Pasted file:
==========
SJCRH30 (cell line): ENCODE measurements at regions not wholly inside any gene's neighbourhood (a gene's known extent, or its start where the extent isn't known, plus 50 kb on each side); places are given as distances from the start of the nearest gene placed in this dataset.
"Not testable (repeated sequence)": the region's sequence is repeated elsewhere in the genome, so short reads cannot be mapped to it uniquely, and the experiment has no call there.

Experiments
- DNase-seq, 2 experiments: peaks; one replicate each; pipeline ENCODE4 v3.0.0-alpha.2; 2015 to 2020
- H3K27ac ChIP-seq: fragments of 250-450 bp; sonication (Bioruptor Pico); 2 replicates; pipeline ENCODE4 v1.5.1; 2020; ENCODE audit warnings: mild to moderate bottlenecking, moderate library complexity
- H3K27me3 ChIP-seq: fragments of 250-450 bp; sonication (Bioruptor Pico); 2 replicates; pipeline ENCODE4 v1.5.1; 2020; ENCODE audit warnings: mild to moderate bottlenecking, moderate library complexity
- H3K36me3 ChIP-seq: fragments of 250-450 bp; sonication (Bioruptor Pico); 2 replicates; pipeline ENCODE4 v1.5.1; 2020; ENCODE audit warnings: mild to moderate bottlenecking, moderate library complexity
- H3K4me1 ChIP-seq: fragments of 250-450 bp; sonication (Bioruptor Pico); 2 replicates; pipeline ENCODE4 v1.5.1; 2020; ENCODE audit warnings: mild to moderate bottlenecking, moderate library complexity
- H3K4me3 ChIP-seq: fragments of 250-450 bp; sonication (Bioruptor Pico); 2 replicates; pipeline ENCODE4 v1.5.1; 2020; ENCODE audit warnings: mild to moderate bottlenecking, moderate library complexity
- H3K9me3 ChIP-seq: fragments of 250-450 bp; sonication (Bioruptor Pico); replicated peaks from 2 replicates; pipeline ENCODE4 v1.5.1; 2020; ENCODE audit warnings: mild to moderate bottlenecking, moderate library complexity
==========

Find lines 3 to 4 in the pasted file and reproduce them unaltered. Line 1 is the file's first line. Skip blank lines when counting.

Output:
Experiments
- DNase-seq, 2 experiments: peaks; one replicate each; pipeline ENCODE4 v3.0.0-alpha.2; 2015 to 2020